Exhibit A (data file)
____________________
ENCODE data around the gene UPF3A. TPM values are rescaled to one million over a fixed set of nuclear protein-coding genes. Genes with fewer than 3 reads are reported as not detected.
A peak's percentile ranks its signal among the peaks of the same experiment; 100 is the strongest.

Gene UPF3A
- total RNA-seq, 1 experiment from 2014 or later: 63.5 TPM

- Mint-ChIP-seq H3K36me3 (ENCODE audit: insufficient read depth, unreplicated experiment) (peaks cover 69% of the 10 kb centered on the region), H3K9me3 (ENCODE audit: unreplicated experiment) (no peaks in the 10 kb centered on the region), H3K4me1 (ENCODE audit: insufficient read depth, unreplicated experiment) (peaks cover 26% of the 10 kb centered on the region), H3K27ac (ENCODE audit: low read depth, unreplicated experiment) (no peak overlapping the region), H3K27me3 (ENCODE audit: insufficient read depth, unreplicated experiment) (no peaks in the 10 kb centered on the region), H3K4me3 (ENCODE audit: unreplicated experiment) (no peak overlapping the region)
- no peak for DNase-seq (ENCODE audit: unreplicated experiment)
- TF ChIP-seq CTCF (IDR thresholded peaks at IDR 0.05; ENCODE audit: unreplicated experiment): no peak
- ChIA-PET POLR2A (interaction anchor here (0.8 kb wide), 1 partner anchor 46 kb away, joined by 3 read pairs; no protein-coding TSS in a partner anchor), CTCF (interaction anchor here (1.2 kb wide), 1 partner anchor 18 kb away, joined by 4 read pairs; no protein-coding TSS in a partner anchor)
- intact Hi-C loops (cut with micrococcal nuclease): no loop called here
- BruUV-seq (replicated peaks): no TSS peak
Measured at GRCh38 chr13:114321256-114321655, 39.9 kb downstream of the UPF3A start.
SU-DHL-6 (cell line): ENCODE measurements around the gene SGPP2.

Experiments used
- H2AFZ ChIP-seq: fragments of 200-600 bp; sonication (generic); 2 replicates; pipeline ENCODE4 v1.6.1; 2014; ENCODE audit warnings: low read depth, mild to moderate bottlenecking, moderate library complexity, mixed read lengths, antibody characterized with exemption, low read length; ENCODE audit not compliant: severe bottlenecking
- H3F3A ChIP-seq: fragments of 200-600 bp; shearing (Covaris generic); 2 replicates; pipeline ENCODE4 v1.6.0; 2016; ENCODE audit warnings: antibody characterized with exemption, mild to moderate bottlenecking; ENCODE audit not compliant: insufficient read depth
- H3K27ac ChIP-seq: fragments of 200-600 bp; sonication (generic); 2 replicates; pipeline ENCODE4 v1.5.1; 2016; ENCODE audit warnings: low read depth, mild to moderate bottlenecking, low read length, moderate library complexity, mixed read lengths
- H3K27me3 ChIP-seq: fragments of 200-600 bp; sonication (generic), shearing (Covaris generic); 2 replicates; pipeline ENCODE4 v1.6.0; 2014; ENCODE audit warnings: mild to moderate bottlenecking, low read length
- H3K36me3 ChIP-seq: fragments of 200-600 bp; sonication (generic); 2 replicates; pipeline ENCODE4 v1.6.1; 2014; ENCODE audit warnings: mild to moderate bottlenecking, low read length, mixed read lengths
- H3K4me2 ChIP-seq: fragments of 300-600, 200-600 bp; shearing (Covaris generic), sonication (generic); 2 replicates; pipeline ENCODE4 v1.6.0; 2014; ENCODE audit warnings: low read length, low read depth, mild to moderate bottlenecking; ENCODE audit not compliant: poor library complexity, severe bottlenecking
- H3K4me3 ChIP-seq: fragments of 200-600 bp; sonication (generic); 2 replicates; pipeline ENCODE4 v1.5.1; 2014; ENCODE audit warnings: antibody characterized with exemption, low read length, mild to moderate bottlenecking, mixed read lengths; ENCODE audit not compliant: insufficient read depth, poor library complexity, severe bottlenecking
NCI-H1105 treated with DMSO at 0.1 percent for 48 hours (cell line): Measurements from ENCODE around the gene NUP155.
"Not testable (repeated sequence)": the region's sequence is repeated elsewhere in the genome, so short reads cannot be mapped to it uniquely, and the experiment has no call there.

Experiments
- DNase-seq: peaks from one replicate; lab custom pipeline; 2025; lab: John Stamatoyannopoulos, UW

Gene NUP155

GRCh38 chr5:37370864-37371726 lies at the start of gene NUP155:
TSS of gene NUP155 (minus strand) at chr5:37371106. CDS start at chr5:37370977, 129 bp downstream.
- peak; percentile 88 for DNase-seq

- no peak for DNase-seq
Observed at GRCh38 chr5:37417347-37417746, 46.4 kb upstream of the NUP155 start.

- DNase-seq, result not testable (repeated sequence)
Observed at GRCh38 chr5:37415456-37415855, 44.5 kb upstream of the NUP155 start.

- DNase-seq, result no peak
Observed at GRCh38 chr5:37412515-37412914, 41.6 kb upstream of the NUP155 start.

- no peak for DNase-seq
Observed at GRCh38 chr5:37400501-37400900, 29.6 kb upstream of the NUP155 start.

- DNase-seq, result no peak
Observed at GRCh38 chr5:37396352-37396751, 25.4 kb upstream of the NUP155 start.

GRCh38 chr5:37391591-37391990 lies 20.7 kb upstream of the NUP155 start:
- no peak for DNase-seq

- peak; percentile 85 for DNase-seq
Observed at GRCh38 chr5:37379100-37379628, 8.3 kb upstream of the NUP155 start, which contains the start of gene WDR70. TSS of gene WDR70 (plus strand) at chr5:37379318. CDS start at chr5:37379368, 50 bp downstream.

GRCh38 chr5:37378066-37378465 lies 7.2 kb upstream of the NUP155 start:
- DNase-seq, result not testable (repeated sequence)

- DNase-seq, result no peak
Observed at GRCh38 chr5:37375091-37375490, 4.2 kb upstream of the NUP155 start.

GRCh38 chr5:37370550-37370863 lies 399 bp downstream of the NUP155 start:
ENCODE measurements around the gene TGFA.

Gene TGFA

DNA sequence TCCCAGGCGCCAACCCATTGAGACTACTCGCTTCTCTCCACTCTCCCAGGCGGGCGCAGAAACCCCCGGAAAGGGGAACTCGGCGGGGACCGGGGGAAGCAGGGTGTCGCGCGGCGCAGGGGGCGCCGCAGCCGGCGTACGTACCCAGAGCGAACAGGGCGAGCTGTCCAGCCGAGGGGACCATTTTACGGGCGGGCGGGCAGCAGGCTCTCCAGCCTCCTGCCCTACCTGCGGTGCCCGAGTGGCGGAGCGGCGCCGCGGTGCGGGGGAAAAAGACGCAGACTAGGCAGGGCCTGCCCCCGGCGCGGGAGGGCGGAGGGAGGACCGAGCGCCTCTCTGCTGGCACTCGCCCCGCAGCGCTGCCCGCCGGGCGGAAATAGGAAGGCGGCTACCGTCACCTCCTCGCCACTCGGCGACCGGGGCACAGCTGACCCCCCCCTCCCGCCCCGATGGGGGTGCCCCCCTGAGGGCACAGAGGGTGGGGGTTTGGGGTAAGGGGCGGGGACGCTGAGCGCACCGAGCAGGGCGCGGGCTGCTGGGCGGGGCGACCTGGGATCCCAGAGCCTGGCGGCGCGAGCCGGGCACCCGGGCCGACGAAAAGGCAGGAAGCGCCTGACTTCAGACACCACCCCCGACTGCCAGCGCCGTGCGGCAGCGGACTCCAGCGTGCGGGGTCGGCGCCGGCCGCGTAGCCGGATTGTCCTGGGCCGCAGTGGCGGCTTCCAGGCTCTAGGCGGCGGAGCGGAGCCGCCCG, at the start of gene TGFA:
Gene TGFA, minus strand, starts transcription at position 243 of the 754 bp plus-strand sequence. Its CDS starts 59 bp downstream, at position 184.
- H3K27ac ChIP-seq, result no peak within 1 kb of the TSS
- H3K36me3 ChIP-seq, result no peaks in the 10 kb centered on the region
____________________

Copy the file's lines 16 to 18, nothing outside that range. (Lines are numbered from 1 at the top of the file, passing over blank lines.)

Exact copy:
- H3K27ac ChIP-seq: fragments of 200-600 bp; sonication (generic); 2 replicates; pipeline ENCODE4 v1.5.1; 2016; ENCODE audit warnings: low read depth, mild to moderate bottlenecking, low read length, moderate library complexity, mixed read lengths
- H3K27me3 ChIP-seq: fragments of 200-600 bp; sonication (generic), shearing (Covaris generic); 2 replicates; pipeline ENCODE4 v1.6.0; 2014; ENCODE audit warnings: mild to moderate bottlenecking, low read length
- H3K36me3 ChIP-seq: fragments of 200-600 bp; sonication (generic); 2 replicates; pipeline ENCODE4 v1.6.1; 2014; ENCODE audit warnings: mild to moderate bottlenecking, low read length, mixed read lengths